Rabbi Yitzchok Moully brings spiritual and emotional depth to a new exhibit
Yitzchok Moully was in the middle of what had been a normal day at work when, he said, he “received an email . . . a heavy email”—one that provokes reaction, that makes your stomach drop and clouds your head. “I said to myself, I can’t just hit delete. I need to print out the email. And burn it.”
For many, that would end with a momentary flare on a backyard barbecue. But Moully is an artist. And a Chabad-Lubavitch rabbi.
He began to think of Jewish purging rituals. First, fire: the burning of leaven before Passover, the kashering of kitchens and utensils. But cleansing is also done with water, more gently, through immersion, just as Jews have purified themselves for millennia in the mikvah, the ritual bath. From fire to water, from pain to art, “Digital Cleansing” was born.
“Digital Cleansing” is one of Moully’s pieces on display in the curated group show “Popthodox-Black Humor” until Nov. 16 as a part of the Third Jerusalem Biennale, a once-every-two-years’ exhibition featuring the work of some 200 Jewish artists from Israel and around the world.
“This piece is inspired by the High Holiday energy of realignment with G d and each other,” Moully tells Chabad.org. “We’ve all sent or received digital material we’re not so proud of—email, our browser history, social-media posts—that we’d like to rid ourselves of.”
The interactive work allows gallery-goers to send any of their unwanted digital baggage through an anonymous web form to a printer, which, according to the sender’s designation, deposits the document into either a barrel of water, where the ink dissolves, or into a barrel of fire, where it is incinerated.
“It’s bringing together Tashlich and the burning of chametz before Pesach in one succinct way,” explains the artist, who was born in Australia, and grew up there and in the Crown Heights neighborhood of Brooklyn, N.Y. “It’s a very Jewish concept brought into a contemporary digital space.”
‘A Point of Connection’
Merging the contemporary art world and the Orthodox world is the mission of Noa Lea Cohen, the curator of “Popthodox.”
“I started as a student at Hebrew University in Jerusalem in art history and realized that although I had learned so much about art, I didn’t see anything about myself” in that world, she says. “I started in my own way to find myself in contemporary art.”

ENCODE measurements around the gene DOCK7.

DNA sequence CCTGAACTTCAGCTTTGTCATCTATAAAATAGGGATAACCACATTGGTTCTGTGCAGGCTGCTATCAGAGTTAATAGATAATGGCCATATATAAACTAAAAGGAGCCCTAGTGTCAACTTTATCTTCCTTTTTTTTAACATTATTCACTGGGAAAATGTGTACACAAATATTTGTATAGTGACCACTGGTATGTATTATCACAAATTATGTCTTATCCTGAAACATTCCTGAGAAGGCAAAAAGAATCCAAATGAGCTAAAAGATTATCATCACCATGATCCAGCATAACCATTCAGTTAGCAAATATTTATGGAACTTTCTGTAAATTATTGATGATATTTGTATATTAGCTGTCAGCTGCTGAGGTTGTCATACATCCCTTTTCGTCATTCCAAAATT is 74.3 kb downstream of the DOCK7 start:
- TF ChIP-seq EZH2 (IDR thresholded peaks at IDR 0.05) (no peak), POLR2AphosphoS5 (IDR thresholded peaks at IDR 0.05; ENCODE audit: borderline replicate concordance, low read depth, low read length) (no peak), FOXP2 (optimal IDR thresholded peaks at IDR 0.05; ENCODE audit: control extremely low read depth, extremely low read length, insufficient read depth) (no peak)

Working on her Ph.D. at Bar-Ilan University in Ramat Gan, Israel, Cohen discovered that there were no published sources on Orthodox Jews working on contemporary art. So she had to go find the artists themselves, which eventually led her to becoming a curator.
The theme for this Biennale is “Watershed,” which refers to how rivers and streams split and converge in their journey to the sea. Cohen selected works, including those made by Moully, for the show “Black Humor” (cheekily nodding to the ubiquitous black clothing worn in many Orthodox communities) to show and/or inspire the convergence of all those communities in Israel. Or, as she explains: “to see what haredi Jews think about themselves and G d, and not an ethnographic exhibition of them from outside.”
Secondly, she says, “the gallery is a point of connection . . . beyond barriers.”
Cohen points to the centerpiece of the show: “Orange Socks” by Moully. It fills an entire wall of the gallery, from floor to ceiling, and depicts the life-size silhouettes of 12 Chassidim, one of whom shows a flash of color. The original was only 10×30 inches, but Cohen convinced Moully to reproduce larger “to allow people to picture themselves in it.” Many people in the gallery have stopped to take pictures with the work, making it appear that they are in line with the figures, “creating empathy,” she says.
The Chassid in the orange socks is Moully’s own self-portrait. After years of working as a rabbi by day and an artist at night, he says: “I got to the point where I couldn’t do both anymore. I called my rabbi, and I said maybe I should stop painting; it’s getting in the way of my rabbinical work.”
Moully was surprised by his mentor’s response: Take the gifts that G d gave you and impact the world in a meaningful way. So today, says Moully: “I’m a full-time artist.”
“Orange Socks,” he describes, is about “contrasting what people think of as a homogeneous Chassidic experience. There’s one guy with orange socks, which really says that all 11 of them have their own personalities. The Chassidic experience isn’t as carbon copy as people think.”
“We each have to personalize our Judaism; we each have to celebrate our Judaism; and within the parameters of Judaism, we have to celebrate our uniqueness and what we can bring to the table,” the artist goes on to say. “Part of my job is to tell the wider world that Chassidim do have color, and we all have something unique to share with world. And the other half of my job is to tell the Orthodox community about their own color.”
See Rabbi Yitzchok Moully’s work and the rest of the pieces in “Black Humor” until Nov. 16 at the Third Jerusalem Biennale,Beit Chassid at 47 Emek Refaim, Jerusalem.
By: Phreddy Wischusen